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June 8, 2011

National grant awarded to determine earthwork stability at Poverty Point

The National Center for Preservation Technology and Training awarded a grant to the University of Louisiana at Monroe to investigate earthwork stability at Poverty Point State Historic Site.

Principal Investigator Diana Greenlee said the $22,000 in funding, which runs from May 2011 through June 2012, will help document the site’s history of erosion over the past 60-80 years and the effects of transitioning from woody to grassy ground cover on the site’s 3,500-year-old earthen mounds.

Greenlee is an adjunct assistant professor at ULM and station archaeologist at the site.

Located near Epps, Poverty Point is well known for its elaborate earthen architecture, most of which dates to the major period of occupation and construction from about 1700-1100 B.C.

“For years, the earthen mounds at Poverty Point State Historic Site have been covered with trees, mostly oak, hickory, and sweetgum,” said Greenlee. “The trees were becoming, as they aged, increasingly susceptible to falling during windstorms and other weather events.”

Greenlee explained that when a tree falls, the roots often bring a lot of soil with them, disturbing the archaeological deposits beneath them and creating an opportunity for erosion. By blocking sunlight, the trees also prevent grass from growing; leaving bare patches of earth that could erode.

“A grassy ground cover would seem to be a more stable surface compared to the trees,” Greenlee said. “But there are no quantitative data available on managing earthen landscapes. Also, transitioning between one ground cover and the other creates potential hazards for the earthworks.”

The Louisiana Office of State Parks recently embarked on a project to remove the trees from the four oldest mounds at the site and establish a grassy ground cover, presenting a unique opportunity to use tree-ring dating of surface processes to estimate the rate of soil loss, according to Greenlee.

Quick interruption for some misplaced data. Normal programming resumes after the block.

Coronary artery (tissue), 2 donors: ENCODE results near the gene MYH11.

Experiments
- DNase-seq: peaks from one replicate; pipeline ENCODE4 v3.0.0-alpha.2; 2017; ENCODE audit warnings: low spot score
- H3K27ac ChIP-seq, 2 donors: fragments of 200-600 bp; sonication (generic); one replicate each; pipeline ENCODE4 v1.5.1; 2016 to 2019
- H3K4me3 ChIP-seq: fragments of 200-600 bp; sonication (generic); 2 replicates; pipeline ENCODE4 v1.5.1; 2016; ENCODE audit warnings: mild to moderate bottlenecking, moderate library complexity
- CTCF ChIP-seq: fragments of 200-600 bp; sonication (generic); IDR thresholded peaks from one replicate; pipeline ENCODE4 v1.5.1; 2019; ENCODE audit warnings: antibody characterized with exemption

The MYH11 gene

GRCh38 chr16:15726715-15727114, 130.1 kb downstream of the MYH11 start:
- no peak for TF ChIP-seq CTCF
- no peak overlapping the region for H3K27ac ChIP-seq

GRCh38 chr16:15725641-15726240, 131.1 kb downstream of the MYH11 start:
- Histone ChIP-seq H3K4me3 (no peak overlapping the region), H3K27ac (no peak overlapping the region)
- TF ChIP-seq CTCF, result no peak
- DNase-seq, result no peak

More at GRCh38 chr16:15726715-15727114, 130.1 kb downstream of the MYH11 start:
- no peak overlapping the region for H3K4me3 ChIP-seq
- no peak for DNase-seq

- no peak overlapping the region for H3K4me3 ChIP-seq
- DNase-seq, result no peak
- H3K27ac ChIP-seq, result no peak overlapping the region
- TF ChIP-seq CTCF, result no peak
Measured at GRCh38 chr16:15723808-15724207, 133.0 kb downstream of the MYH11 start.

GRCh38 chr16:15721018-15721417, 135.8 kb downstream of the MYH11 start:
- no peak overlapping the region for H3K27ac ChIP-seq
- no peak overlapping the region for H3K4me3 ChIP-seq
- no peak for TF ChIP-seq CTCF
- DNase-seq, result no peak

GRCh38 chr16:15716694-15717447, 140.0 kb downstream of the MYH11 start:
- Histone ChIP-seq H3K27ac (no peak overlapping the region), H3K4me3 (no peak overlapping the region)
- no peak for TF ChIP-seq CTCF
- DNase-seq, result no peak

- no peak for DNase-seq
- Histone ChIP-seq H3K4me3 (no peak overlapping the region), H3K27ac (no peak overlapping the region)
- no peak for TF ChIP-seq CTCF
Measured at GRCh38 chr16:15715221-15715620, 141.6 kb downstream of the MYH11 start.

“Relevant methods include looking at the anatomy of the wood to identify both the location of the ground surface when the tree sprouted and when lateral roots were exposed to air,” she said.

“We can also establish control points that allow us to monitor soil loss during the transition to a grass cover. In addition, records of earthwork disturbance by wind-thrown trees over the past decade will allow us to model what kinds of damage to the mounds might have occurred in the future had the trees not been removed.”

Greenlee said the research will provide a set of methods for other earthen landscape managers to assess the processes affecting their earthworks and also make available baseline data about the impact of transitioning from a woody to a grassy ground cover, information that would have been very useful when the Louisiana Office of State Parks began this major project.

She will collaborate with Dr. David Stahle, distinguished professor in the University of Arkansas Department of Geosciences, for the project. Stahle is also founder and Director of UA’s Tree-Ring Laboratory. 

ULM Associate Professor Sean Chenoweth of the Department of Atmospheric Science, Earth Science and Physics will assist with GIS and computer modeling, and Andrea Shea Bishop, a biologist with the Tennessee Department of Environment and Conservation, will assist with tree identification. 

The complex includes four earthen mounds, with a fifth one added some 2,500 years later, and six concentric, semi-elliptical earthen ridges and a 35-acre plaza. 

Poverty Point was at the center of a vast raw material acquisition network that covered a large swath of the eastern United States, with stone and ore coming from Iowa, the Great Lakes region, Ohio, Tennessee, Georgia, Missouri and Arkansas.

It is the largest, most complex archaeological site of its age in North America, and it has the second largest constructed earthen mound.

The Poverty Point Station Archaeology Program is a collaborative effort between ULM and the Louisiana Department of Culture, Recreation and Tourism. Poverty Point is on the U.S. World Heritage Tentative List, with the eventual goal of inscription on UNESCO's World Heritage List.

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